The frozen river in Kremenchuk, photo taken while driving across the bridge to church.
Our day started off gloriously as we spent the morning worshipping our Savior with other Ukrainian (and American) believers at a local church our American missionary friends invited us to. The pastor asked us to speak about our family and share why we are in Kremenchuk. We pray God was glorified as He allowed us to share a little of what He’s done in our lives.
After church, we went bowling and had pizza with the American missionary family. They have three boys, so it was a treat for us to get to hang out with them for the afternoon.
We were really missing our Ukrainian sons since we didn’t make the morning visit (due to church), so we were eager to get to the orphanage to love on Cooper and Conner. Upon our entry to the room, we noticed two new caregivers whom we’ve never seen before. Of course they were sitting, reading the newspapers and eating their own meals, not with the children. They seemed surprised that we were there, not knowing why we were there nor understanding whom we were there to visit.
Cooper wasn’t even in the main room, neither was Sasha (those two are pretty much guaranteed to be in the main room, with Sasha sitting at the table reporting all happenings to the caregivers). The caregivers told us to sit on the couch in the room and wait. She headed into a back room with the other caregiver. I noticed one of the boys was in a walker, but they had tied it to the play pen using a pair of pajamas. I guess they didn’t want that boy to go anywhere in the room that is fully enclosed?!?!
While we waited one of the boys was in his crib bawling. I couldn’t sit on the couch and watch him in his distress, so I stood beside his crib and rocked it. He calmed down and stopped crying. One of the caregivers came out of the back room and scolded me for not sitting on the couch, and for not taking my boots off when entering the room. (They had rolled up the rugs in the room, and every time that has happened, the caregivers always tell us not to take our shoes off.)
Then they brought Conner out. He had a HUGE black eye. I almost started bawling. I held him closely, my lip quivering, my blood boiling. I asked the caregiver what happened to his eye. She very rudely motioned that he fell and hit it, with a disgust in her tone/actions. I wanted to sock her. Instead, I glared, not able to fully contain my wrath.
They brought Cooper to Matt, then we headed out of the room and on to the playroom. I was so livid my body was physically shaking. This is why:
As I examined Conner’s eye, I realized the caregivers had rubbed make-up/foundation over the black eye to try to conceal it. This made me even more furious.
This is the wipe I used to remove the make-up.
And here are photos of Conner’s black eye without make-up concealing it:
The reason why I’m so livid is that there’s nothing I can do. I cannot protect my own child. My hands are tied. As Americans and Christians, we want justice. There is no justice here. It’s not an option. I posted Conner’s photo and my feelings on my Facebook and people told me to report this to the proper authorities, to find another caregiver, to not return Conner to his room. What people don’t understand is that THERE IS NOTHING I CAN DO. There’s no other option for Conner or for me right now. Conner must return to his room, there are no alternate caregivers for me to go find, there are no authorities to speak to on a Sunday night, there is nothing I can do to protect my son.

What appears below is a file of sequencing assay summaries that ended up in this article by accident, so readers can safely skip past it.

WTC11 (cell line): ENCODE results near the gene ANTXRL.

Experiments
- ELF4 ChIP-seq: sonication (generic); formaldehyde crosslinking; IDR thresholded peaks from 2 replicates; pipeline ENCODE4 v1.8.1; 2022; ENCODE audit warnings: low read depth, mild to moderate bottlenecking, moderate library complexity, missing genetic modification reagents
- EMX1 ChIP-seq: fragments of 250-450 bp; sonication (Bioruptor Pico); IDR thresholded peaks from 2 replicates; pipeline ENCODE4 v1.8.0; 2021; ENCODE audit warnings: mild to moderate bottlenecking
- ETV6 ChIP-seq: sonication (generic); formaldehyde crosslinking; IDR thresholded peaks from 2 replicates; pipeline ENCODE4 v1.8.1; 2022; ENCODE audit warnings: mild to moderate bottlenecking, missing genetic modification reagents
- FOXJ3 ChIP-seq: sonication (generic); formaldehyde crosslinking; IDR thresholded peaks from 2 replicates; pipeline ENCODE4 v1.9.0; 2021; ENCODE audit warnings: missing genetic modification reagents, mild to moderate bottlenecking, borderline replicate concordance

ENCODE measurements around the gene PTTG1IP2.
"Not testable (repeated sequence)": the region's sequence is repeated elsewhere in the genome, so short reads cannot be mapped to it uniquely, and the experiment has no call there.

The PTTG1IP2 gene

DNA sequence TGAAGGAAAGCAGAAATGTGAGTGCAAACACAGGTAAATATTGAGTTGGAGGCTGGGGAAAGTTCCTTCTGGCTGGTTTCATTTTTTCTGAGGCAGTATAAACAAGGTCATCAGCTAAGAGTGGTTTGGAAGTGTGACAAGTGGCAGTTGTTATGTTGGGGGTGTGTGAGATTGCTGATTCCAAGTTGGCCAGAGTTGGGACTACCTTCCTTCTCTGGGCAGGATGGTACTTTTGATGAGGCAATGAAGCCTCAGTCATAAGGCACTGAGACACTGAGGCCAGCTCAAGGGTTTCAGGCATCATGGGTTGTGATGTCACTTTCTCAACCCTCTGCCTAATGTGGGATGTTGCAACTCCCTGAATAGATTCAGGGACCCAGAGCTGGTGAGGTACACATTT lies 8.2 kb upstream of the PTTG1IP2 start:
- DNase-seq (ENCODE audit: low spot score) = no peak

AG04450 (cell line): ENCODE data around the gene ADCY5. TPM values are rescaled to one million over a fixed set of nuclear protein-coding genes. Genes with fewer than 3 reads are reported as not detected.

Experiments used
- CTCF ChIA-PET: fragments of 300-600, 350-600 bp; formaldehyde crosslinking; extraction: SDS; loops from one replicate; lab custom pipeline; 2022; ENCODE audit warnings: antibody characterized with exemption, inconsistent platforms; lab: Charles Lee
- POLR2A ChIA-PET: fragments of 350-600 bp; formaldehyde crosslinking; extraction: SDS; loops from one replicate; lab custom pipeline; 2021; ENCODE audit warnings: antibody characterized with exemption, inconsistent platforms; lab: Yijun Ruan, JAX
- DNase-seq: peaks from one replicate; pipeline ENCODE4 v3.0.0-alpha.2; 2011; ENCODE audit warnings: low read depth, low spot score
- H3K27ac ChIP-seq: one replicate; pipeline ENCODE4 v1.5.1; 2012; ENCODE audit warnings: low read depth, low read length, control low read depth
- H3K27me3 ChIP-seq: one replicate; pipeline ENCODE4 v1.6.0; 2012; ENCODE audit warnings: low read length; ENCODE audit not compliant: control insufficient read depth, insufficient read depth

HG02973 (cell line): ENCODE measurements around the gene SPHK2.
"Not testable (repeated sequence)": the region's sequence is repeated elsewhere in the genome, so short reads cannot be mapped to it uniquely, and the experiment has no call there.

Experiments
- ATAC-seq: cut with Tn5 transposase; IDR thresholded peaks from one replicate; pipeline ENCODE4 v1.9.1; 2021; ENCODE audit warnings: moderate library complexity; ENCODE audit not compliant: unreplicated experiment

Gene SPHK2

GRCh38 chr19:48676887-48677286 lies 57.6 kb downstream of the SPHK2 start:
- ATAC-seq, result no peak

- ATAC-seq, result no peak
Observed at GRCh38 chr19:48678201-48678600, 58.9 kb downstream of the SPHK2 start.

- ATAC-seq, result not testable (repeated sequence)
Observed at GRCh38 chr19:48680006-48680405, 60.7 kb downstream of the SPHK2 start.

I’ve spoken with our facilitator who is going to do everything she can to seek justice. She, too, has adopted a child from a Ukrainian orphanage (she is Ukrainian herself and lives in Ukraine). Her adopted son was also abused while he lived in an orphanage, and her son is not special needs.
I do not believe for one second that Conner injured his own eye. The boy is not allowed out of his crib. Remember the bed sores? If he’s let out, he is ONLY put into the play pen. There are no toys in his crib or his play pen that he could accidentally hurt himself on. The configuration of the cribs and play pen are not conducive to this type of injury. Conner cannot walk. They don’t even give him the opportunity. Kids are RARELY taken out of their cribs, and if they’re lucky enough to get out, they’re in the play pen or in a walker that’s tied so it can’t even move. Conner didn’t fall on something to cause this type of injury. We have raised/are raising 10 kids, none of whom has ever had a black eye like this. Our kids are active. We have a trampoline, the kids ride horses, scooters, bikes, they play every sport imaginable, including airsoft gun wars. No one has ever had a black eye like this. Ever.
This is just too much for me to sit back and watch happen to MY son. When you hear about orphanage abuse and mistreatment and neglect and starvation and 147 million orphans, it’s so easy to turn a blind eye because they’re not OUR kids. There’s not a face to the name. Out of sight, out of mind. But I’m here living this, seeing first-hand what these children are living day in and day out.
Fellow believers, we are commanded to care for orphans in their distress. I urge you, BEG you, to do something. If you don’t know where to start, read THIS post.
“Pure and undefiled religion before God and the Father is this: to visit orphans and widows in their trouble, and to keep oneself unspotted from the world.” James 1:27